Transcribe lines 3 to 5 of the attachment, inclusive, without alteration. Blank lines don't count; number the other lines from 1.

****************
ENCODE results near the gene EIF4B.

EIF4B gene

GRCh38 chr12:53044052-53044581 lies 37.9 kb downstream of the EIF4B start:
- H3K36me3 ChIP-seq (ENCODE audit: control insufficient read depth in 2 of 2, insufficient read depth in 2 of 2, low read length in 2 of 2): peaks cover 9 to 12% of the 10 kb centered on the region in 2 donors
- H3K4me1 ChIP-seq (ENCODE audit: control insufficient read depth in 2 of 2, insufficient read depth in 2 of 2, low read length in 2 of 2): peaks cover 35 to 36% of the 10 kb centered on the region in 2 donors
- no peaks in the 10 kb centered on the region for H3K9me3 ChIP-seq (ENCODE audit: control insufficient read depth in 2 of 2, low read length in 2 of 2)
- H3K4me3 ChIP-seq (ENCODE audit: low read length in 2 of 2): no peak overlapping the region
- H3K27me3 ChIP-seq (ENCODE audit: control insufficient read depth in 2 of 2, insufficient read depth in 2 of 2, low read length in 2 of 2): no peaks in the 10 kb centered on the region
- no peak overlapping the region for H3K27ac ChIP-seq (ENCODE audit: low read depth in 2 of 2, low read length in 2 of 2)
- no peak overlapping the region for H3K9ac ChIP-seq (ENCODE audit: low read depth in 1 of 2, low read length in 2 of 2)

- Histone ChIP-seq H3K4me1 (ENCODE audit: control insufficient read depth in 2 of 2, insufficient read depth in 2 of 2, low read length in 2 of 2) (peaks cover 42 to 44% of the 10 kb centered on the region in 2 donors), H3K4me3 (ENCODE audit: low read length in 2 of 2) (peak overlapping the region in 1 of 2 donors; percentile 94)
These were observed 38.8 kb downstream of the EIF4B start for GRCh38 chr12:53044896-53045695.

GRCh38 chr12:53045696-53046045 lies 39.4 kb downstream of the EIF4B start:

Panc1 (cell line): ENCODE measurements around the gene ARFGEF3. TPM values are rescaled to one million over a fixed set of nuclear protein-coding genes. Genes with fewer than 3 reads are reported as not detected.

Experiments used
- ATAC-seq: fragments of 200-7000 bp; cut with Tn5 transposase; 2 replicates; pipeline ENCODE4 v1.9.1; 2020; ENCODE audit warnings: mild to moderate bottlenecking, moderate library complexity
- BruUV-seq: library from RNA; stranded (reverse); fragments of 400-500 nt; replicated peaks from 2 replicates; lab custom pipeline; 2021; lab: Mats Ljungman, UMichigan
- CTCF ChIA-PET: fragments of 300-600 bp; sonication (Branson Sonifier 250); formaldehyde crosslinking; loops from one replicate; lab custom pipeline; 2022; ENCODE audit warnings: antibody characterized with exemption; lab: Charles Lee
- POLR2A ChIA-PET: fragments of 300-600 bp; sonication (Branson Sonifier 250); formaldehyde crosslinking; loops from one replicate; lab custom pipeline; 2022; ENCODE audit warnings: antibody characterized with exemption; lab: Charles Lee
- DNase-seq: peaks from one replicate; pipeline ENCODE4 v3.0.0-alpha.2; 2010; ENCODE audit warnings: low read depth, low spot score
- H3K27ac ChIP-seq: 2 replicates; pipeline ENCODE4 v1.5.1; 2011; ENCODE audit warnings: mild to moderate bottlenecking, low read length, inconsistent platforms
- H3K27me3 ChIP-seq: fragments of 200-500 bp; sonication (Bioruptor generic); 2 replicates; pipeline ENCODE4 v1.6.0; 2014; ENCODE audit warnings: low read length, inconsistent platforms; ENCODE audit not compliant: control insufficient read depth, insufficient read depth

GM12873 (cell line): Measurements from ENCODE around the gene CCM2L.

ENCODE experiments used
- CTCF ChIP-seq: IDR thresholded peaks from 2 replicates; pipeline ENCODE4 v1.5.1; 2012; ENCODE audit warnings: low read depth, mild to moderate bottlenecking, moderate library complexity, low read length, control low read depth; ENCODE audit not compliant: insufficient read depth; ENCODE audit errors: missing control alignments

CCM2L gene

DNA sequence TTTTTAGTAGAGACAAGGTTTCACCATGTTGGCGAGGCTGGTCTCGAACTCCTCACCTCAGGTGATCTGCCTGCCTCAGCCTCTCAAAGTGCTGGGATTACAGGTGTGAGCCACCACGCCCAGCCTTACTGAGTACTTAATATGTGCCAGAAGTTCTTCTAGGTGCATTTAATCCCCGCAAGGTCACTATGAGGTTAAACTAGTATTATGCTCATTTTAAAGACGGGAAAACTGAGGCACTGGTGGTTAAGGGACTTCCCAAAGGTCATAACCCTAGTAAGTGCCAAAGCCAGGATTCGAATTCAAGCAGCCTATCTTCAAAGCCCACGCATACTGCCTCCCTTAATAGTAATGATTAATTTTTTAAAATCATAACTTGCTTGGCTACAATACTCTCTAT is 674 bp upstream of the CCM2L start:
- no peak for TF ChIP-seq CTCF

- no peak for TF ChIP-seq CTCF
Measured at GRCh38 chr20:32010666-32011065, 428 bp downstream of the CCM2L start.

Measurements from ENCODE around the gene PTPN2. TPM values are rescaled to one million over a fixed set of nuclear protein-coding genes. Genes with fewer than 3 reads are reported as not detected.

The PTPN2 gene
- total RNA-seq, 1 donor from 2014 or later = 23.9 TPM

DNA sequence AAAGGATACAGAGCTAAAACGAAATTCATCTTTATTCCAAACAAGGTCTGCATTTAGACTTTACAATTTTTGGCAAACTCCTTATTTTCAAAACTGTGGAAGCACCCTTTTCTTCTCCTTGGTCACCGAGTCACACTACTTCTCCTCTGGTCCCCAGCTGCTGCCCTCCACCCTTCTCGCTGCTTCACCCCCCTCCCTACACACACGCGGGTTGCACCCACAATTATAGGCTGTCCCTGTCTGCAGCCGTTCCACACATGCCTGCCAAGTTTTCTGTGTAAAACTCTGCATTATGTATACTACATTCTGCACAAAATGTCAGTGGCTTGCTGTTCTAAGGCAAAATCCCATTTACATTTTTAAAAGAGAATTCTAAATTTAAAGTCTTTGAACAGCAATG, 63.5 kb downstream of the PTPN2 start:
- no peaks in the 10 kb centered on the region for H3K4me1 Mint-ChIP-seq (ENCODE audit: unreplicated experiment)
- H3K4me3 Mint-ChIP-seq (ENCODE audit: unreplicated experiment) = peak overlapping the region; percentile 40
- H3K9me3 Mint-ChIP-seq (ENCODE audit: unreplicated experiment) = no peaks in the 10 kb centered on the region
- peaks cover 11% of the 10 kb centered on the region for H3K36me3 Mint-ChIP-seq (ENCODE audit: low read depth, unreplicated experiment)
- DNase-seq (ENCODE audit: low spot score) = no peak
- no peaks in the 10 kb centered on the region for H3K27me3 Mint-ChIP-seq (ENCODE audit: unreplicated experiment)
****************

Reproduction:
GRCh38 chr12:53044052-53044581 lies 37.9 kb downstream of the EIF4B start:
- H3K36me3 ChIP-seq (ENCODE audit: control insufficient read depth in 2 of 2, insufficient read depth in 2 of 2, low read length in 2 of 2): peaks cover 9 to 12% of the 10 kb centered on the region in 2 donors
- H3K4me1 ChIP-seq (ENCODE audit: control insufficient read depth in 2 of 2, insufficient read depth in 2 of 2, low read length in 2 of 2): peaks cover 35 to 36% of the 10 kb centered on the region in 2 donors